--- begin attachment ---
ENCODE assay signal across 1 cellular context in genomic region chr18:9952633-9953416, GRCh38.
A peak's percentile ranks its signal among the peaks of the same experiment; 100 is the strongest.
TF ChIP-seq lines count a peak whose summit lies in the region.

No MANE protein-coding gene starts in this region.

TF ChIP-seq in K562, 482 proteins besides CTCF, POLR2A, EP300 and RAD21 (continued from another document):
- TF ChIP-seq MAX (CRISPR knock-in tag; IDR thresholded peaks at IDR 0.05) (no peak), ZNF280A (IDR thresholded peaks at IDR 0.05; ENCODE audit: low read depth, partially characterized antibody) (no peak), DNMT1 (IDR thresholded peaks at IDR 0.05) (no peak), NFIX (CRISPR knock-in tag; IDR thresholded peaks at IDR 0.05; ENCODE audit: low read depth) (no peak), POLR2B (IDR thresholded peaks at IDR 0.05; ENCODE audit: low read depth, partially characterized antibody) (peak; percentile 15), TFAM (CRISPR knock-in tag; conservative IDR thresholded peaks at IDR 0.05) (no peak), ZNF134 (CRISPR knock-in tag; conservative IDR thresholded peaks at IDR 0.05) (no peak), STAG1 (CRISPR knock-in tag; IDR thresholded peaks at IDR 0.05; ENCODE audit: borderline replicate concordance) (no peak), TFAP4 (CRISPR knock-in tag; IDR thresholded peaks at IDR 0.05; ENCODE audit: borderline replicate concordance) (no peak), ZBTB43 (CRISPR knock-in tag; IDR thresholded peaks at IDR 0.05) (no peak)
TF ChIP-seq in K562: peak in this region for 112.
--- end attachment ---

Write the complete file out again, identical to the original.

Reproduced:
ENCODE assay signal across 1 cellular context in genomic region chr18:9952633-9953416, GRCh38.
A peak's percentile ranks its signal among the peaks of the same experiment; 100 is the strongest.
TF ChIP-seq lines count a peak whose summit lies in the region.

No MANE protein-coding gene starts in this region.

TF ChIP-seq in K562, 482 proteins besides CTCF, POLR2A, EP300 and RAD21 (continued from another document):
- TF ChIP-seq MAX (CRISPR knock-in tag; IDR thresholded peaks at IDR 0.05) (no peak), ZNF280A (IDR thresholded peaks at IDR 0.05; ENCODE audit: low read depth, partially characterized antibody) (no peak), DNMT1 (IDR thresholded peaks at IDR 0.05) (no peak), NFIX (CRISPR knock-in tag; IDR thresholded peaks at IDR 0.05; ENCODE audit: low read depth) (no peak), POLR2B (IDR thresholded peaks at IDR 0.05; ENCODE audit: low read depth, partially characterized antibody) (peak; percentile 15), TFAM (CRISPR knock-in tag; conservative IDR thresholded peaks at IDR 0.05) (no peak), ZNF134 (CRISPR knock-in tag; conservative IDR thresholded peaks at IDR 0.05) (no peak), STAG1 (CRISPR knock-in tag; IDR thresholded peaks at IDR 0.05; ENCODE audit: borderline replicate concordance) (no peak), TFAP4 (CRISPR knock-in tag; IDR thresholded peaks at IDR 0.05; ENCODE audit: borderline replicate concordance) (no peak), ZBTB43 (CRISPR knock-in tag; IDR thresholded peaks at IDR 0.05) (no peak)
TF ChIP-seq in K562: peak in this region for 112.